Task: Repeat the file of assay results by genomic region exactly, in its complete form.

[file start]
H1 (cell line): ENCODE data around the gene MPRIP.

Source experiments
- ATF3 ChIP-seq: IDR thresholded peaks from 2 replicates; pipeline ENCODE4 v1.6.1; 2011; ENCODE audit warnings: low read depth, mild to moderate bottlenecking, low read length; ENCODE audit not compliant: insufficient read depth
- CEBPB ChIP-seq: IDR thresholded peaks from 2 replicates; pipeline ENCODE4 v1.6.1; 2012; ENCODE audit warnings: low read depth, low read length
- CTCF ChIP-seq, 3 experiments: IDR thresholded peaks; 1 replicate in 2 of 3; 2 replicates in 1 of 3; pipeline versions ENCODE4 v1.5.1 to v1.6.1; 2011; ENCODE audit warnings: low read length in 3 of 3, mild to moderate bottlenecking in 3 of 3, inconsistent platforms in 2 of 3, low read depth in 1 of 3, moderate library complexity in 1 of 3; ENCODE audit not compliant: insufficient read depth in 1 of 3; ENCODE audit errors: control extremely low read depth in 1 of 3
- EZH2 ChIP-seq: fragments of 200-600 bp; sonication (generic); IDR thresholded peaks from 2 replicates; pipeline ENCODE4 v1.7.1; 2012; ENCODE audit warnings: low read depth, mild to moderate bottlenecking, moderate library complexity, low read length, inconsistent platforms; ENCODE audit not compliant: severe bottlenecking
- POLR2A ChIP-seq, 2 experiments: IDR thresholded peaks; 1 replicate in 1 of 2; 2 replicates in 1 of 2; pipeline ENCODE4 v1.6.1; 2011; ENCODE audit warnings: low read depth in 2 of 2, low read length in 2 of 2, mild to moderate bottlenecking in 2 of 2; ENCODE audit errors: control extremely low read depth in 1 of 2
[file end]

H1 (cell line): ENCODE data around the gene MPRIP.

Source experiments
- ATF3 ChIP-seq: IDR thresholded peaks from 2 replicates; pipeline ENCODE4 v1.6.1; 2011; ENCODE audit warnings: low read depth, mild to moderate bottlenecking, low read length; ENCODE audit not compliant: insufficient read depth
- CEBPB ChIP-seq: IDR thresholded peaks from 2 replicates; pipeline ENCODE4 v1.6.1; 2012; ENCODE audit warnings: low read depth, low read length
- CTCF ChIP-seq, 3 experiments: IDR thresholded peaks; 1 replicate in 2 of 3; 2 replicates in 1 of 3; pipeline versions ENCODE4 v1.5.1 to v1.6.1; 2011; ENCODE audit warnings: low read length in 3 of 3, mild to moderate bottlenecking in 3 of 3, inconsistent platforms in 2 of 3, low read depth in 1 of 3, moderate library complexity in 1 of 3; ENCODE audit not compliant: insufficient read depth in 1 of 3; ENCODE audit errors: control extremely low read depth in 1 of 3
- EZH2 ChIP-seq: fragments of 200-600 bp; sonication (generic); IDR thresholded peaks from 2 replicates; pipeline ENCODE4 v1.7.1; 2012; ENCODE audit warnings: low read depth, mild to moderate bottlenecking, moderate library complexity, low read length, inconsistent platforms; ENCODE audit not compliant: severe bottlenecking
- POLR2A ChIP-seq, 2 experiments: IDR thresholded peaks; 1 replicate in 1 of 2; 2 replicates in 1 of 2; pipeline ENCODE4 v1.6.1; 2011; ENCODE audit warnings: low read depth in 2 of 2, low read length in 2 of 2, mild to moderate bottlenecking in 2 of 2; ENCODE audit errors: control extremely low read depth in 1 of 2